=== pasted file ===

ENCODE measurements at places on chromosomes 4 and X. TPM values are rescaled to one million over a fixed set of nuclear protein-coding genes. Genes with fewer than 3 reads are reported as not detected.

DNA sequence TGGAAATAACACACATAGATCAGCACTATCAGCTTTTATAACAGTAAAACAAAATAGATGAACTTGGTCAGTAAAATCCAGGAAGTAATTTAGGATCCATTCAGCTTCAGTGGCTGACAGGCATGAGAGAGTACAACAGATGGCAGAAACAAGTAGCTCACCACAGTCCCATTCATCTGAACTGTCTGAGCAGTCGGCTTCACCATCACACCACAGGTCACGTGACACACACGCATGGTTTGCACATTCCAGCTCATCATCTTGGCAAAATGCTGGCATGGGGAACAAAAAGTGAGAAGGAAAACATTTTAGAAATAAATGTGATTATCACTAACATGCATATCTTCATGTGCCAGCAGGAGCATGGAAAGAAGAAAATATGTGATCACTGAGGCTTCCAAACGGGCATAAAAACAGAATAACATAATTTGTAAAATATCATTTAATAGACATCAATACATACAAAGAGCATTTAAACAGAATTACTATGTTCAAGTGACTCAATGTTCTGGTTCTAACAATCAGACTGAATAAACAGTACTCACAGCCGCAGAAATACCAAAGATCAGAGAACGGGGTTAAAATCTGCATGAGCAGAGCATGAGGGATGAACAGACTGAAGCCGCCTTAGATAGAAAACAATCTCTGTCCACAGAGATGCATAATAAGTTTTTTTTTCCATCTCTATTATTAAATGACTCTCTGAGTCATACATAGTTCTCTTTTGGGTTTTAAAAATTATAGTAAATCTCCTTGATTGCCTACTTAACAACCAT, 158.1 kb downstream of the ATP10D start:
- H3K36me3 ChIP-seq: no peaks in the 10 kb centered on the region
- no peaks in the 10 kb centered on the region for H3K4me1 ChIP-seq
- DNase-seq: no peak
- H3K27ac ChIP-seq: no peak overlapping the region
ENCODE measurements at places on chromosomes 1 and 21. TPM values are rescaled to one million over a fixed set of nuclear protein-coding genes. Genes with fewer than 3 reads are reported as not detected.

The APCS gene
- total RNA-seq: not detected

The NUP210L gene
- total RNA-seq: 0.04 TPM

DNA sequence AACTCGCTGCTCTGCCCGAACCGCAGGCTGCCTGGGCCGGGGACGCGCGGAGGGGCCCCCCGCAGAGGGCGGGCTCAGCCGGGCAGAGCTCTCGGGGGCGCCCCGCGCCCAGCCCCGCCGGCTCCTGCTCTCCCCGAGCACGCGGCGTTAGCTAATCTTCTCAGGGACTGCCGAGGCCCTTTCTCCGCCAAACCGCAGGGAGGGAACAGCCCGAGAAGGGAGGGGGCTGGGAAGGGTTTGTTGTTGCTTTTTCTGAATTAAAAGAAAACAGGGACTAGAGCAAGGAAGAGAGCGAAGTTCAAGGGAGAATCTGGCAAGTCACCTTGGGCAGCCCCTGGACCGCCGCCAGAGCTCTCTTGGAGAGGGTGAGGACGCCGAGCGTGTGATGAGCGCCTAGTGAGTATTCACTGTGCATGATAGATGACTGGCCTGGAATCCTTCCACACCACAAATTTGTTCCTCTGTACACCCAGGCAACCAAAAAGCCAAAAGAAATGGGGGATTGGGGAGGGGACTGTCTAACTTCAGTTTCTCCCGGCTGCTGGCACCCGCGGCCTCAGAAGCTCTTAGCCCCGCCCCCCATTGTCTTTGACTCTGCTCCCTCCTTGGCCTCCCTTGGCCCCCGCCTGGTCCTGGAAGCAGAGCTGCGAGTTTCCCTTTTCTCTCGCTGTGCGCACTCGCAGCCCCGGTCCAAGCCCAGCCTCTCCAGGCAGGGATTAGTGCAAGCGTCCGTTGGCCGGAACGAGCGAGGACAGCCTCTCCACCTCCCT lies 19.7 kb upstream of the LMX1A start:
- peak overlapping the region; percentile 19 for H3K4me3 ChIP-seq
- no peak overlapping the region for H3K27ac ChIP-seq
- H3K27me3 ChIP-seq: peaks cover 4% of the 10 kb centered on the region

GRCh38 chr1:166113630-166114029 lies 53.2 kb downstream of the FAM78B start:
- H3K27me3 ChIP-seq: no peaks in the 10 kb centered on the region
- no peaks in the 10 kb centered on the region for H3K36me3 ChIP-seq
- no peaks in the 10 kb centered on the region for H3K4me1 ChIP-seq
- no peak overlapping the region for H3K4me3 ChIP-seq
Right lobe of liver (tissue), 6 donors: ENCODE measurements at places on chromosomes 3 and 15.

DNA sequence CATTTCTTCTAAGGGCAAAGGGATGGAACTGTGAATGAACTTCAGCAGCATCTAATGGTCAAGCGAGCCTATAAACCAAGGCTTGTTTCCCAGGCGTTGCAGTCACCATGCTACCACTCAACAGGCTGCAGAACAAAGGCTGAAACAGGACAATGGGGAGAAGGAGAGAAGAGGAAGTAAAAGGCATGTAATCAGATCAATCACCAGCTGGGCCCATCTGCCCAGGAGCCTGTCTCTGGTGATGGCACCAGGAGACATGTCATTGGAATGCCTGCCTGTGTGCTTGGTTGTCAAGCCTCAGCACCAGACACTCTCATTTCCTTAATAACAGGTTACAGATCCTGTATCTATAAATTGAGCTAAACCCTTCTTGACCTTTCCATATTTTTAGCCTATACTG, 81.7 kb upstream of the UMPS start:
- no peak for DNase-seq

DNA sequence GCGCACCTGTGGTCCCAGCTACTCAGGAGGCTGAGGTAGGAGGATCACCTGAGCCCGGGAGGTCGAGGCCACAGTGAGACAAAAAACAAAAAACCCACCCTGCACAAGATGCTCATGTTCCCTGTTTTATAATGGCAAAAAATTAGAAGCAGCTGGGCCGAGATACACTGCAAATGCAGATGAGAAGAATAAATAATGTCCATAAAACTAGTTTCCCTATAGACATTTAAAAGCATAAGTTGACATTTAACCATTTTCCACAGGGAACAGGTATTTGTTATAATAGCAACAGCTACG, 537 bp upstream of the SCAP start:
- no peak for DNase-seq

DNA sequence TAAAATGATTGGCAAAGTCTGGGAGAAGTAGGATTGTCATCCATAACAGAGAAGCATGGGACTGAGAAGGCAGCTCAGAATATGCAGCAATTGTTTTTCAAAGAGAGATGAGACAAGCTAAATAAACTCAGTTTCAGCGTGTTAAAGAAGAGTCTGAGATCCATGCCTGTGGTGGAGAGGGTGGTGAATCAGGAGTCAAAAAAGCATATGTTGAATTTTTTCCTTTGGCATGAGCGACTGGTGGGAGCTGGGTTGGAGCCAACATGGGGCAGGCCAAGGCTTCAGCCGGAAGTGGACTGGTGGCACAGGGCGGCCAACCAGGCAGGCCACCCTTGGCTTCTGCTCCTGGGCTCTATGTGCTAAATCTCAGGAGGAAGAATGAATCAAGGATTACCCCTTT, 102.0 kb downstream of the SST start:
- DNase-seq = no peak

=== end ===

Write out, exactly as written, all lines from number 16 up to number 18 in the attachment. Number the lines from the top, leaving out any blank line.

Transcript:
GRCh38 chr1:166113630-166114029 lies 53.2 kb downstream of the FAM78B start:
- H3K27me3 ChIP-seq: no peaks in the 10 kb centered on the region
- no peaks in the 10 kb centered on the region for H3K36me3 ChIP-seq